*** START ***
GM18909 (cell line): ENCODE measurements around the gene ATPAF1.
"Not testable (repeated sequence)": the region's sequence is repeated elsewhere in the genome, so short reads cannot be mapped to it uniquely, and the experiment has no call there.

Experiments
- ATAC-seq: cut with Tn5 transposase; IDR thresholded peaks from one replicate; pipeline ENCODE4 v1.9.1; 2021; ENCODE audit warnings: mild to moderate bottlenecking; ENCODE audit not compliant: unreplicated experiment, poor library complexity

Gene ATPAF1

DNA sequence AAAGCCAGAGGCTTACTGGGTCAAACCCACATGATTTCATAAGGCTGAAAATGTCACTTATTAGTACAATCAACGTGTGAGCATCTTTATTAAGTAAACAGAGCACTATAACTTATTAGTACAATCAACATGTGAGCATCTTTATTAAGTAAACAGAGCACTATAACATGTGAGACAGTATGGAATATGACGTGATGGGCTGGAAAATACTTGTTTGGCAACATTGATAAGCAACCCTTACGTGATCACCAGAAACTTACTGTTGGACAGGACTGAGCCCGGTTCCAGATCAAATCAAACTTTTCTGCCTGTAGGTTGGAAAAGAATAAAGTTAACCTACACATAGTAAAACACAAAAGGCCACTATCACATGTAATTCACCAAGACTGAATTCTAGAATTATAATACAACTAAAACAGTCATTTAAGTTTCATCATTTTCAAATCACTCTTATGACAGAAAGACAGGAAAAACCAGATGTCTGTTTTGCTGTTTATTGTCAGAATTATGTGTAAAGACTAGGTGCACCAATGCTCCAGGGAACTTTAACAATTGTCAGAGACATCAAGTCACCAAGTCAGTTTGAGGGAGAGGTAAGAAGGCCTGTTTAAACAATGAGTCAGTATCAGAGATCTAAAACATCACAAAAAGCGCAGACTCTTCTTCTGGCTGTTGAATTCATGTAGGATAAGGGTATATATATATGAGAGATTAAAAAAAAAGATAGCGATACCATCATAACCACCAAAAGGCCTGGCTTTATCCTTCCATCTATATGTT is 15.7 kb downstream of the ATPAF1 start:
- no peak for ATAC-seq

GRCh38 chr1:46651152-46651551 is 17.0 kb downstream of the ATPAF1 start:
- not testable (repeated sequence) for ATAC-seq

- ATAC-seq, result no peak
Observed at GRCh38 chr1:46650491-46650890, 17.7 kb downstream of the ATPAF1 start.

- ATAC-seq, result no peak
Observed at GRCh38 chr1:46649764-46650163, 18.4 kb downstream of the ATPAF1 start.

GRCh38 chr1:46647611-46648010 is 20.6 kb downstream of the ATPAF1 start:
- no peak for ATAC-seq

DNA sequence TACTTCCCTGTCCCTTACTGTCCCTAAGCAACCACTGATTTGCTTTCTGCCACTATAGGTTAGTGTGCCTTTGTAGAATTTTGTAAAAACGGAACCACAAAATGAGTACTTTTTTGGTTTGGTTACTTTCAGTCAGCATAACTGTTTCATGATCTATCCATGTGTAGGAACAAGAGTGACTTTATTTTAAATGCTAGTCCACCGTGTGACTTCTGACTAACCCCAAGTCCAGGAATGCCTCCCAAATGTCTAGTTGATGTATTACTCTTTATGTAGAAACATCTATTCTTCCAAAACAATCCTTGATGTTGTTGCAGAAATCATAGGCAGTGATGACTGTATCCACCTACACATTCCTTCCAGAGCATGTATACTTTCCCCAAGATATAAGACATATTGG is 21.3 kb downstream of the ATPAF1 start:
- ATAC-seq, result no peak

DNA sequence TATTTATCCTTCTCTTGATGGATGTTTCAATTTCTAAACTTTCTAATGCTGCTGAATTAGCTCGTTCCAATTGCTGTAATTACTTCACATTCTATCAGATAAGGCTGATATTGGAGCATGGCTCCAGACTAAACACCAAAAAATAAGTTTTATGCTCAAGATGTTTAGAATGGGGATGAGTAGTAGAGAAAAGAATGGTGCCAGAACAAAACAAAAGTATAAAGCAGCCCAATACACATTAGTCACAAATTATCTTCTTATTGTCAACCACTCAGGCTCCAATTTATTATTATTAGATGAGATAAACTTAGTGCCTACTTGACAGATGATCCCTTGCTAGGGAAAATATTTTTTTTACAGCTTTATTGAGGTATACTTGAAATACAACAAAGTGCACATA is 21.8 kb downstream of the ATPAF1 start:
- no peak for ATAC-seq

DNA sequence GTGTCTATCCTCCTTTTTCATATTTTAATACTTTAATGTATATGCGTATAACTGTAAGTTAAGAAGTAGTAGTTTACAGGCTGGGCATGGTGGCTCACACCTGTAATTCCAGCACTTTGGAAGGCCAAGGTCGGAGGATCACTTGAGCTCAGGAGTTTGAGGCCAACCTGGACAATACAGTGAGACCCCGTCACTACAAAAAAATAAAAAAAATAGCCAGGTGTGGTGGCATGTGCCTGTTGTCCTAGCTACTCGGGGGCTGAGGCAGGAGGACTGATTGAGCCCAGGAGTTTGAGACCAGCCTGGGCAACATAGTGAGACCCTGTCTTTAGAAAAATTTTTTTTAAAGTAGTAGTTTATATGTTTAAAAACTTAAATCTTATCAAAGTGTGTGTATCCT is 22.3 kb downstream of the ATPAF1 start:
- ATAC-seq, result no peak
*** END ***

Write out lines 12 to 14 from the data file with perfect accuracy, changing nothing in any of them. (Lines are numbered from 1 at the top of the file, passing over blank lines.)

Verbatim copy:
- ATAC-seq, result no peak
Observed at GRCh38 chr1:46649764-46650163, 18.4 kb downstream of the ATPAF1 start.

GRCh38 chr1:46647611-46648010 is 20.6 kb downstream of the ATPAF1 start: